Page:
Misfortunes never come alone. Just as India was trying to remedy an economic slowdown, the coronavirus pandemic came in like a wrecking ball. Priorities changed from reviving the GDP print to surviving the unprecedented calamity. Government had to divert its attention and resources, among other things, to assuage the pandemic-triggered hardships on the vulnerable sections.
Between March and November last year, the central government announced three relief packages, cumulatively worth Rs 24.35 lakh crore. The objectives ranged from ensuring food security for millions to making India 'atma nirbhar' enough to brave the challenges of COVID times. However, each announcement was followed by a common question - will this be enough?
The first relief package came on March 26, 2020, one day after India went into the first leg of its coronavirus-mandated lockdown on March 24, 2020. Centre announced Rs 1.70 lakh crore package under Pradhan Mantri Garib Kalyan Yojana. The package was meant to help the poor fight the COVID-19 menace, "so that they do not face difficulties in buying essential supplies and meeting essential needs," Finance Minister Nirmala Sitharaman had said while announcing the package.
The package was meant to provide food and financial security to poor households. It was a mix of direct cash transfers, supplementing existing welfare schemes (PDS, MNREGA, PM-KISAN, Ujjwala, EPF, a workers' cess fund), and provisions for help - insurance cover and collateral-free loans - to certain sections. Since parts of it were already budgeted, the additional fiscal outflow under this package, at the time it was announced, was pegged at Rs 73,000 crore, according to SBI Research.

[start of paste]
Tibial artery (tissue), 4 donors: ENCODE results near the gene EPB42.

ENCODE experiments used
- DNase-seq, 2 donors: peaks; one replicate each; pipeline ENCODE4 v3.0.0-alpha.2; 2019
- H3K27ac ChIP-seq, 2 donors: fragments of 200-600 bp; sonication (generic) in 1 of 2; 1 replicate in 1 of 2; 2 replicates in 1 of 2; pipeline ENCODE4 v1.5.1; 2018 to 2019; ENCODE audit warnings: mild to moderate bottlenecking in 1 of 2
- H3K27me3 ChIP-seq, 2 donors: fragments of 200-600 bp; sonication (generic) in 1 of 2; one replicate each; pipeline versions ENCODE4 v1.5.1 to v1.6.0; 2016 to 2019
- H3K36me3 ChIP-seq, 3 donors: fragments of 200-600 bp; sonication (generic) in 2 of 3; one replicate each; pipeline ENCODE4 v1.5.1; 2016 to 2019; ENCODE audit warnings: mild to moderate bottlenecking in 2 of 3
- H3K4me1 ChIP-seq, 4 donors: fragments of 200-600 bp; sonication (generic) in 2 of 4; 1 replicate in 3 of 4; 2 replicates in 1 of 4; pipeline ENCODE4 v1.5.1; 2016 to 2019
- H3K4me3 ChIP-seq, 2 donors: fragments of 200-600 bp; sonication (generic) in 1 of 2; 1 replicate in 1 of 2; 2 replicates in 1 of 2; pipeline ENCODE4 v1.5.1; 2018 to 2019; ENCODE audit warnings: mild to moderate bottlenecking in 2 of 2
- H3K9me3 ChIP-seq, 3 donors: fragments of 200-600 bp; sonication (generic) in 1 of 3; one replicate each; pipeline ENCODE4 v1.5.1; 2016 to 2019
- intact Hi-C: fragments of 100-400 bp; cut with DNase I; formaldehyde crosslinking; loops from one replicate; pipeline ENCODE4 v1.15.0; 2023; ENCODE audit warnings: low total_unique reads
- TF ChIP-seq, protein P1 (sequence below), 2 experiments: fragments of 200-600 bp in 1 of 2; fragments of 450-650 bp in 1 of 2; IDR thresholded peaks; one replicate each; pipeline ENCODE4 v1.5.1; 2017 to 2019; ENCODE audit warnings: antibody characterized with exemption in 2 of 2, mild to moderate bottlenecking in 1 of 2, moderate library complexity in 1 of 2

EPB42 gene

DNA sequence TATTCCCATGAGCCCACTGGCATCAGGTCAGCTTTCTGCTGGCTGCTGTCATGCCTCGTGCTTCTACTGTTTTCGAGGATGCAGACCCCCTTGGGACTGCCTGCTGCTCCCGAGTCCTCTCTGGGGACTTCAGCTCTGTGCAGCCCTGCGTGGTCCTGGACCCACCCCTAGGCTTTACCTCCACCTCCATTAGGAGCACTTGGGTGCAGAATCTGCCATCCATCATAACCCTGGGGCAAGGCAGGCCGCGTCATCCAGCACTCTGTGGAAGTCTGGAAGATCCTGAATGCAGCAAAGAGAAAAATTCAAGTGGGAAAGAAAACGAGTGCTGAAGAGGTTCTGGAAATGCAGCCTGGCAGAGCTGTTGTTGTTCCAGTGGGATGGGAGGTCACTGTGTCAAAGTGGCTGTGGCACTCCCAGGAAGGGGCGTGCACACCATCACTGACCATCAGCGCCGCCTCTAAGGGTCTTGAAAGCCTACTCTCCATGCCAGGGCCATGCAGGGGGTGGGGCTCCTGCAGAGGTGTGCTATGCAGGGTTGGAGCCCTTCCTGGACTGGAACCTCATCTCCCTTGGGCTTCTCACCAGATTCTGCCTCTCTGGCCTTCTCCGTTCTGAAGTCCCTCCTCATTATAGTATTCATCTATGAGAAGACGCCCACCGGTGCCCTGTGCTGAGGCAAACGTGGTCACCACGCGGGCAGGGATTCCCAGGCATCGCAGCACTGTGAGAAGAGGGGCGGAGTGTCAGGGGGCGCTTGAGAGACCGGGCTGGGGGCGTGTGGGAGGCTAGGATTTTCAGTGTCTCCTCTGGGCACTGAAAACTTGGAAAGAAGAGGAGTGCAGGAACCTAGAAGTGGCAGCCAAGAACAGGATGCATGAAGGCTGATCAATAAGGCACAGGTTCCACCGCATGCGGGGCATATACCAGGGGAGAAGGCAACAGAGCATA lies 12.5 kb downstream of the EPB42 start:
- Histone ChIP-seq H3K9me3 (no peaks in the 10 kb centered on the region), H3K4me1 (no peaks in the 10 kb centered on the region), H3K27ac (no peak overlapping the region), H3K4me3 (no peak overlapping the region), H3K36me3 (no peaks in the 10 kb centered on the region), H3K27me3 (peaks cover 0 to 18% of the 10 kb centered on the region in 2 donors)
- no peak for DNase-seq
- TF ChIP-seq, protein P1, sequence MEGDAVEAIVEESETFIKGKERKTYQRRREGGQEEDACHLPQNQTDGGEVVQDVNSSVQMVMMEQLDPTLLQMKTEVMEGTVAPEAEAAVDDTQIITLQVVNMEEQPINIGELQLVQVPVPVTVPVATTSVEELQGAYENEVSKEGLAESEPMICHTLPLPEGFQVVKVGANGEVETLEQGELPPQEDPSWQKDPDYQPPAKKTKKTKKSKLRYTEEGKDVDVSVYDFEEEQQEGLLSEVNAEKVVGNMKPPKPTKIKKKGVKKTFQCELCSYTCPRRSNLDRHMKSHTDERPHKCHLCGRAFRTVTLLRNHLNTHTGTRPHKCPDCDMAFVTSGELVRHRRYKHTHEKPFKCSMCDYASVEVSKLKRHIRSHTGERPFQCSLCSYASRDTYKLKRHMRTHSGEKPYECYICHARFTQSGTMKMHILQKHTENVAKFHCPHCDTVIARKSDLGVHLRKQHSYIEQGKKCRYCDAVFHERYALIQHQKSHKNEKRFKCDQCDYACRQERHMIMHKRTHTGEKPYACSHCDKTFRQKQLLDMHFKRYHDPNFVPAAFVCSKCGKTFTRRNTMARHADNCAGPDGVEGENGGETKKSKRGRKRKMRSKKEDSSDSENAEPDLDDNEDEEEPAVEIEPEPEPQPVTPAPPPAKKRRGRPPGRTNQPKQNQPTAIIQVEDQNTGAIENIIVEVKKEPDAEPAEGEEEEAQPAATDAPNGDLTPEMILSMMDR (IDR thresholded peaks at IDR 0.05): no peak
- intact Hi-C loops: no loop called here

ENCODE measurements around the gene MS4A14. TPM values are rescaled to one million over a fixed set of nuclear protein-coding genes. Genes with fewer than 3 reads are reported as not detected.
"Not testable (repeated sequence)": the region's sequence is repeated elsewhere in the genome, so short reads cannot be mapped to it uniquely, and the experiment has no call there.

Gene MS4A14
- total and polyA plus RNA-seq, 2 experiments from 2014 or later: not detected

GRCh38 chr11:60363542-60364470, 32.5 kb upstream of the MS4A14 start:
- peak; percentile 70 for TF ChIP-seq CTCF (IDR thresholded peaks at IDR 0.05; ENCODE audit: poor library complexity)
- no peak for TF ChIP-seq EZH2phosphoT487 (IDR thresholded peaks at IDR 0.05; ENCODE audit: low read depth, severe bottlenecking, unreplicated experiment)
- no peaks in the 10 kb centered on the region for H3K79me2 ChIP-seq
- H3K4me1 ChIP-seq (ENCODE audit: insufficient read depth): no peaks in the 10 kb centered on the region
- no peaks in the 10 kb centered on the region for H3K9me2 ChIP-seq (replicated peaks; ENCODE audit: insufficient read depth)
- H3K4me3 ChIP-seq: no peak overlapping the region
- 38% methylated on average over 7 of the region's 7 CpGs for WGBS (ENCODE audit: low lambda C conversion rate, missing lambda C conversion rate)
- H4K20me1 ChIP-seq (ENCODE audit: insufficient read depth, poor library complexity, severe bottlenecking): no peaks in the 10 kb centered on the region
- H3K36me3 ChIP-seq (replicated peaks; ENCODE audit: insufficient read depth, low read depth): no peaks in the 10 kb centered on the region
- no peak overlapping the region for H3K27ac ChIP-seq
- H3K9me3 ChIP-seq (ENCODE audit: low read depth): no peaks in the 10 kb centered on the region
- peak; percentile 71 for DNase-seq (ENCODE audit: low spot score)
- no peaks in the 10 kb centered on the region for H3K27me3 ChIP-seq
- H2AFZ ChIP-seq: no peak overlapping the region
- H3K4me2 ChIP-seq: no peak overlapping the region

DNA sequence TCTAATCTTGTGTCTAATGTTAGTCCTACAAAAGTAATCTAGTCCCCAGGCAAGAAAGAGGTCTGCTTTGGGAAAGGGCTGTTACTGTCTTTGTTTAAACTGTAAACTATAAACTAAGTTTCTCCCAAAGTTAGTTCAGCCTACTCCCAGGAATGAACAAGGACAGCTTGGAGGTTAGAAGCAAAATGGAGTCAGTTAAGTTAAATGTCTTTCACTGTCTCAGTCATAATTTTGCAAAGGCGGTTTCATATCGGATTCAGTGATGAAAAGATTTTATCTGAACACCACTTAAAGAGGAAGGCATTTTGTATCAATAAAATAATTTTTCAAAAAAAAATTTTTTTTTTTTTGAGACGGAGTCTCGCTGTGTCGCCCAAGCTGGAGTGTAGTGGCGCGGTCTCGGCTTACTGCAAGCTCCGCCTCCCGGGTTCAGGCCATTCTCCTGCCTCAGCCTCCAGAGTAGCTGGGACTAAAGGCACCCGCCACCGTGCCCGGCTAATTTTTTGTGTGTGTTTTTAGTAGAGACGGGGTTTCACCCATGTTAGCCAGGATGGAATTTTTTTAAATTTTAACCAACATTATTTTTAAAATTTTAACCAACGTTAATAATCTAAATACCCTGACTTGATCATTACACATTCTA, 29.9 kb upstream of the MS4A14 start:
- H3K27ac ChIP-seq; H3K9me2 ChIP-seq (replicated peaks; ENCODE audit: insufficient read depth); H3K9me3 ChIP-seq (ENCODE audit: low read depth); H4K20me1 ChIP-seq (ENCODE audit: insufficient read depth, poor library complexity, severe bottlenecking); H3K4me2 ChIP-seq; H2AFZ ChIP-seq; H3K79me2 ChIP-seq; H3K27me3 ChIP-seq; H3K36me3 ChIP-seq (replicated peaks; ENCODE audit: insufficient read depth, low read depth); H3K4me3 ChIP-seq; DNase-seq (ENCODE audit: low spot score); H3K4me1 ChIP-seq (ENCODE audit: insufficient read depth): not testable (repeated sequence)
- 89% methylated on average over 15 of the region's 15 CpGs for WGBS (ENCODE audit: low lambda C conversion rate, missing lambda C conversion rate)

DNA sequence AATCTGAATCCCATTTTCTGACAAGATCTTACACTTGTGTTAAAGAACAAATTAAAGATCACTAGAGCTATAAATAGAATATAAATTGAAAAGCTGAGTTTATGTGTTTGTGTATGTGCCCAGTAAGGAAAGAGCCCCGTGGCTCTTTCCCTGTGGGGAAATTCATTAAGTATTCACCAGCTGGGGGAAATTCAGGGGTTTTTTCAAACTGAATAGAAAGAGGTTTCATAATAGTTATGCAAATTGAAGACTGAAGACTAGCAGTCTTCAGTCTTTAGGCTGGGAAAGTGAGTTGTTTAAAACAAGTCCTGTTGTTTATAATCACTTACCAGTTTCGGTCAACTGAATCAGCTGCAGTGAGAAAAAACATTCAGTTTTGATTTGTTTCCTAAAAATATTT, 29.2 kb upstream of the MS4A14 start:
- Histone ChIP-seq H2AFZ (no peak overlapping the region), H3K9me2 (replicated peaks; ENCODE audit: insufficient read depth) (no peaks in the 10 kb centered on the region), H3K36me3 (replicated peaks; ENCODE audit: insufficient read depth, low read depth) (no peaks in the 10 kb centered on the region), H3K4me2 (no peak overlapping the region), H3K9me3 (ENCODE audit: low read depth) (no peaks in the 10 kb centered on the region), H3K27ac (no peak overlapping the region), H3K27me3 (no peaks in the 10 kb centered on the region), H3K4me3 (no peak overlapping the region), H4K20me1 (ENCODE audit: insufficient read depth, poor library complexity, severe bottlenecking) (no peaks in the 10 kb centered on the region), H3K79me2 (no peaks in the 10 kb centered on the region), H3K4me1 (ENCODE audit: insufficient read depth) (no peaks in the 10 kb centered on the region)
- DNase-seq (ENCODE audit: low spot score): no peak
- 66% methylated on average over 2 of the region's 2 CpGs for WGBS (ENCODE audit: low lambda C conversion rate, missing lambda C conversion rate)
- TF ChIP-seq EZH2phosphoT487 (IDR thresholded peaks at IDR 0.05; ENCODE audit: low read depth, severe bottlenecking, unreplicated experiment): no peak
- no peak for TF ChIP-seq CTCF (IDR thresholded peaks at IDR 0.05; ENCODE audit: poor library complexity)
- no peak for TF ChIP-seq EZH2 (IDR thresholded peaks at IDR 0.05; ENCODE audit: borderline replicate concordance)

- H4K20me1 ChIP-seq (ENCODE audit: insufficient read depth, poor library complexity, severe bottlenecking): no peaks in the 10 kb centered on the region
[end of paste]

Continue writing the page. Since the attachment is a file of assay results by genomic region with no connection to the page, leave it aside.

A couple of months later, on May 12, 2020, PM Narendra Modi announced Rs 20 lakh crore stimulus package following his 'Atma Nirbhar Bharat' clarion call. This package included the Rs 1.70 lakh crore fiscal stimulus announced in the first phase of announcements under Pradhan Mantri Garib Kalyan Yojana package, Rs 5.6 lakh crore stimulus provided through various monetary policy measures of RBI and Rs 5.94 lakh crore through the second phase. Although the total package was worth 10 per cent of the GDP, the actual fiscal outgo was only Rs 1.14 lakh crore, or 0.6 per cent of the GDP, as per economists at SBI.
Six months later, on November 12, 2020, Finance Minister Nirmala Sitharaman once again announced a slew of measures in view of the coronavirus pandemic. The measures amounted to Rs 2.65 lakh crore, with emphasis on employment generation. Additional Rs 10,000 crore was allocated to Pradhan Mantri Garib Kalyan Yojana. One of the major steps taken in the third package was extending performance linked incentive (PLI) scheme to 10 sectors in total, with a financial outflow of Rs 1.45 lakh crore over a period of 5 years.
Other steps included extending the scope of Emergency Credit Line Guarantee Scheme (ECLGS) to COVID-19-affected sectors identified in the Kamath Committee report, Rs 18,000 crore to Prime Minister Awaas Yojana - Urban (PMAY-U), Rs 6000 crore equity infusion in NIIF Debt Platform, and funds for R&D in indigenous COVID-19 vaccine.
But the overall fiscal impact of these steps, during the current fiscal, remained Rs 1.5 lakh crore, as per SBI Research. This was primarily because the expenditure under the PLI scheme was spread over 5 years.